We have all that and more in our "Inside Politics" forecast, where you get a dose of tomorrow's headlines today.
Donald Trump has gone from Republican presidential candidate to presumptive GOP nominee. His next transition? He'll need to go from "self-funding" to courting big money donors.
Trump has said he'll have to raise at least $1 billion for the general election campaign. The real estate mogul will be in New Jersey this week, doing an event for the state Republican party, as well as for Gov. Chris Christie. Jill Colvin of the Associated Press says this will be a moment to watch: "I'll be looking at how an individual who has spent decades as a political donor is able to make that transition to somebody who actually needs to fundraise and ask other people for money."
2) The Trump camp is on the move, looking for those millions
Trump is taking his fundraising efforts on the road. Steve Mnuchin, Trump's new finance chief, spent a day in Las Vegas last week trying to line up donors for the presumptive GOP nominee. As CNN's Phil Mattingly explains, the Trump camp is playing catch up when it comes to fundraising, but Mnuchin isn't new when it comes to talking money.
"He is a former Goldman guy; he speaks their language. " says Mattingly. "He was pushing Donald Trump as someone who understands their business, who understands them ideologically. But the question remains the same: They have a ton of work to do to catch up with Hillary Clinton."
3) The anti-Trump donors have a new target, but they still don't want Trump to win
Republican donors who are still against a Trump presidency have a new attack strategy. Yes, the stop-Trump movement pretty much melted down. But those GOPers, with funds to spend, have a new target: Hillary Clinton. The groups don't want to support the Trump candidacy, but they are deciding whether they'll shell out money for ads against Clinton.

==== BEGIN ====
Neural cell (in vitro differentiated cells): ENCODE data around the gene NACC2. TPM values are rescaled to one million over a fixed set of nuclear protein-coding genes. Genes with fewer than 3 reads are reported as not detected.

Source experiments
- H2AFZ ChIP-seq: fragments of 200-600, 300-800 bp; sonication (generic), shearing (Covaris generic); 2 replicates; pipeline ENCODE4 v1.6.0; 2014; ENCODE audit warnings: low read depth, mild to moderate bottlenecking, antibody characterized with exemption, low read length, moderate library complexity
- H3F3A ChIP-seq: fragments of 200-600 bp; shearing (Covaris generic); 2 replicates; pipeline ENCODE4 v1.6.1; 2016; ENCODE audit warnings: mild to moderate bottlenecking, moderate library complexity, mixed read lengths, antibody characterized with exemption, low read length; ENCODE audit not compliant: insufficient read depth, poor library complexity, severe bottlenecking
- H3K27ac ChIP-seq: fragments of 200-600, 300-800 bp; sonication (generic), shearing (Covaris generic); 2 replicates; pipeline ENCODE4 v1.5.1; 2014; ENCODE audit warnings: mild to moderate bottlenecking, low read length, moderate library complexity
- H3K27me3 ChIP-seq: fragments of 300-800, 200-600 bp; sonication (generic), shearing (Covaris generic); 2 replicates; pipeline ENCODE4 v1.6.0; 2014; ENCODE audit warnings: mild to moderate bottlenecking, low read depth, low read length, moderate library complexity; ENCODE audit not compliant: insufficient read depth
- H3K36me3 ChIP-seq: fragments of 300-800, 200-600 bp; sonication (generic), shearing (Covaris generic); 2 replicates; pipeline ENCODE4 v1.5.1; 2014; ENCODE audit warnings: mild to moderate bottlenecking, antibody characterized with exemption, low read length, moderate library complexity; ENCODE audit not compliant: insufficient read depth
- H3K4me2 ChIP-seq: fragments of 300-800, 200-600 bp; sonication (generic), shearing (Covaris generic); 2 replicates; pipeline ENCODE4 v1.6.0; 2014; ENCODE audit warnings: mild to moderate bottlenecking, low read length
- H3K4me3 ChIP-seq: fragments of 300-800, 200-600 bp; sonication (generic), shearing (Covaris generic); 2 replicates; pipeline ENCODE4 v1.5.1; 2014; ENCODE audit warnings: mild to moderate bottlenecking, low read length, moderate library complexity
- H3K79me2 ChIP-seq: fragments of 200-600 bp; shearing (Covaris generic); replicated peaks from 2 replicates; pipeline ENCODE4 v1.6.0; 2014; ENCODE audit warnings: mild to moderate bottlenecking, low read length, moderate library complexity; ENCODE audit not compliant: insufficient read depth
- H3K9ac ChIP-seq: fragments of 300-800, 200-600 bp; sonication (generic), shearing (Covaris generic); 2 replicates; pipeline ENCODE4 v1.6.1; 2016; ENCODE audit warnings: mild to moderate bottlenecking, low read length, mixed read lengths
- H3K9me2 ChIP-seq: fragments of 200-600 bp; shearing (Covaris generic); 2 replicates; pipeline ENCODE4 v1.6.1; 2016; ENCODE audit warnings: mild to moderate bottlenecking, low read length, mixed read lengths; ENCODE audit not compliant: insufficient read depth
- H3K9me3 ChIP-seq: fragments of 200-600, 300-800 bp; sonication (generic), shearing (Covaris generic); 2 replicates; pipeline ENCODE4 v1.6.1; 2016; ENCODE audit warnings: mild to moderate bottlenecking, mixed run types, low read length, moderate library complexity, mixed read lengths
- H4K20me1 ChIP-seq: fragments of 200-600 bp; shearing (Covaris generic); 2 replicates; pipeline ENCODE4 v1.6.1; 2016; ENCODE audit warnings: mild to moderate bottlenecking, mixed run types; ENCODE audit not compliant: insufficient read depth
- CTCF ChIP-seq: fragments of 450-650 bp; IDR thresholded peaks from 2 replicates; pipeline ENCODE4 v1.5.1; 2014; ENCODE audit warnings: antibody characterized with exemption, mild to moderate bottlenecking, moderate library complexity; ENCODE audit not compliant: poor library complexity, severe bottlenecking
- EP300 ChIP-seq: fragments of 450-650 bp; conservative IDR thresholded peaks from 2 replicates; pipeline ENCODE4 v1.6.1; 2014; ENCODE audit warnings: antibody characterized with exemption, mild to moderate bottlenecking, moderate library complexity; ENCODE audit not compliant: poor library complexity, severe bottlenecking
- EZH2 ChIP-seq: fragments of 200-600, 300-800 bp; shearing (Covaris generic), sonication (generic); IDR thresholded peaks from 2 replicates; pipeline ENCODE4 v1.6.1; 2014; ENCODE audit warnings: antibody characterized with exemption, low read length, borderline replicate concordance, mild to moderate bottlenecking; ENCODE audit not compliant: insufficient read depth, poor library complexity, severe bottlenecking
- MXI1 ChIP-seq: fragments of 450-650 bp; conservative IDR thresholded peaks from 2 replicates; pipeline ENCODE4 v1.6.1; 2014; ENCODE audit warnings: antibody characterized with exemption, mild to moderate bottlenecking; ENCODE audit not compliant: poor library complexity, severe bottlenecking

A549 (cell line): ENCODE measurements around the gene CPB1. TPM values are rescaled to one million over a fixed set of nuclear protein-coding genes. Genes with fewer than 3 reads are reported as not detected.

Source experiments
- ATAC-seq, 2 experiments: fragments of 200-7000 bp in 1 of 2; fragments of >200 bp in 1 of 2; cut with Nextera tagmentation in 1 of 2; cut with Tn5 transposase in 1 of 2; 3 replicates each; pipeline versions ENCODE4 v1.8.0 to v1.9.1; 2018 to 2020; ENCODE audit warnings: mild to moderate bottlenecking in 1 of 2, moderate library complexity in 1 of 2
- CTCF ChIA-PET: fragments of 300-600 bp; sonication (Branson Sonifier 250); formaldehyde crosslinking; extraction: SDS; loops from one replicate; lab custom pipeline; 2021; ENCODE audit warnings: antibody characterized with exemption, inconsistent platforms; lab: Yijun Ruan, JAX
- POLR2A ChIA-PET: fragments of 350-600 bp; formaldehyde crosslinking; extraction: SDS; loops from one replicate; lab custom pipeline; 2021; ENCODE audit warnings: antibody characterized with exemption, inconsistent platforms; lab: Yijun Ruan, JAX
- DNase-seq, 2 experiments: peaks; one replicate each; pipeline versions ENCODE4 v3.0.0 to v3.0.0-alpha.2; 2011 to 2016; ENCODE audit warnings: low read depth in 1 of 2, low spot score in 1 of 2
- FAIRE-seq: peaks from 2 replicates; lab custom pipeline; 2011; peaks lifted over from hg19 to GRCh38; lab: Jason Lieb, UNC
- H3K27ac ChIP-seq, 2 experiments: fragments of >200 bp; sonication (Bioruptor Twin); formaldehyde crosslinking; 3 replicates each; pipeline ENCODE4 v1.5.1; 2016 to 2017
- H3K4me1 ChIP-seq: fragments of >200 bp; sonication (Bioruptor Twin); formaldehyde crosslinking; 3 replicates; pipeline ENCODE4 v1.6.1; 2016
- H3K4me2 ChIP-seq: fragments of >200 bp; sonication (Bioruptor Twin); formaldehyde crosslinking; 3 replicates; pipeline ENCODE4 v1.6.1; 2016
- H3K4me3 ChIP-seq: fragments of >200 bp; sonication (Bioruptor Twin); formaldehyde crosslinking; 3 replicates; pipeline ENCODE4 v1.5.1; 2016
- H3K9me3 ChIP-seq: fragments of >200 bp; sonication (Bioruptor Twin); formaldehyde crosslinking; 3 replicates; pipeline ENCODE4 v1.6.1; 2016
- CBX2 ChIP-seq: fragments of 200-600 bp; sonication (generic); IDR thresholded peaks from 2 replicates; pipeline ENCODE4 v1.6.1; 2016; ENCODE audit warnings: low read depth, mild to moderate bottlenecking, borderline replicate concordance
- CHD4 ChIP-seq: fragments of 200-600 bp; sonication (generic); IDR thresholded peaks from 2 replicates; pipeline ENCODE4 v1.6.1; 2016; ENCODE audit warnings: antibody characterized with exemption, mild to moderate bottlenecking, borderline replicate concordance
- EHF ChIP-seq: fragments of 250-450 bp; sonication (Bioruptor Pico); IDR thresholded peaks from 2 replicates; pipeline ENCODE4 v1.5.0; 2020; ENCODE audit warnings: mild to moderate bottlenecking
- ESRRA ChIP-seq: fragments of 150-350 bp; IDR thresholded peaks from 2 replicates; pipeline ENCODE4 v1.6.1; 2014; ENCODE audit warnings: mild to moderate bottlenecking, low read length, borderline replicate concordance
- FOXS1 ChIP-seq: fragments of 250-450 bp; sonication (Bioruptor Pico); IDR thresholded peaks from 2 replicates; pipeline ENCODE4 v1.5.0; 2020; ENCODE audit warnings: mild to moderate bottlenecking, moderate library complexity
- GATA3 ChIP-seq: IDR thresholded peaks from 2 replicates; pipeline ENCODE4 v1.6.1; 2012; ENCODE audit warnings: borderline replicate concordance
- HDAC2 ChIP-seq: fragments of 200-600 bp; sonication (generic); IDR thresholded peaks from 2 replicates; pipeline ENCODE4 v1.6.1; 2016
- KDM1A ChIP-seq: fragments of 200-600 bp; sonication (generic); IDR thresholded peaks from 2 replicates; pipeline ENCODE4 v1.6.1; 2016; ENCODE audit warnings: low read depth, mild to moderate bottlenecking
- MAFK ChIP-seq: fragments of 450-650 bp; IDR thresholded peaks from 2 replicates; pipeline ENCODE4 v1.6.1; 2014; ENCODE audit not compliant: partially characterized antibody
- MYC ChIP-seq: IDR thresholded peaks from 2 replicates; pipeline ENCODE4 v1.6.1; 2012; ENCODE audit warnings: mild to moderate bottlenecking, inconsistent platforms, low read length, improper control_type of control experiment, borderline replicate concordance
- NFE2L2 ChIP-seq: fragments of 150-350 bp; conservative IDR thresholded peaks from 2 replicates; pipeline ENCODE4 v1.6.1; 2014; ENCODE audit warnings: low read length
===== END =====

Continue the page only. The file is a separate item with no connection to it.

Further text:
The New York Times' Alex Burns explains it's less about Trump winning and more about minimizing collateral damage if he loses.
"The idea is not to help Trump win the presidency, but assume he has already lost it and hold down her victory margin to make it easier for Republicans running for the House and Senate and a couple of key governors' races to make it across the finish line," Burns says. "It might be possible for Republicans to win some tough races in places like Pennsylvania and New Hampshire if Clinton wins the presidential by five, six, seven points."
4) Clinton has superdelegates in her corner, but that's not her only secret weapon
Even though there are 11 contests to go in the Democratic primary season, Hillary Clinton has her eyes on the general election and is laser-focused on Trump.
Her biggest secret weapon when it comes to tackling Trump is her relentless opponent, Sen. Bernie Sanders. The liberal Vermont senator understands the need to defeat Trump (of course, he says the person best suited to do that is himself). Going into the fall, if Clinton becomes the Democratic nominee, Sanders might ease up on his his anti-Trump message. But as CNN's Jeff Zeleny reports, the Clinton camp wants Sanders to continue his assault.
"He is going to be critical here into bringing his voters to stand up against Donald Trump," Zeleny says. "There's a lot of reason to believe he will do that. Harry Reid, the Democratic leader in the Senate, is very close to Bernie Sanders. So he is going to be the one sort of brokering this kind of peacemaking summit (between Clinton and Sanders), which is about a month away at least."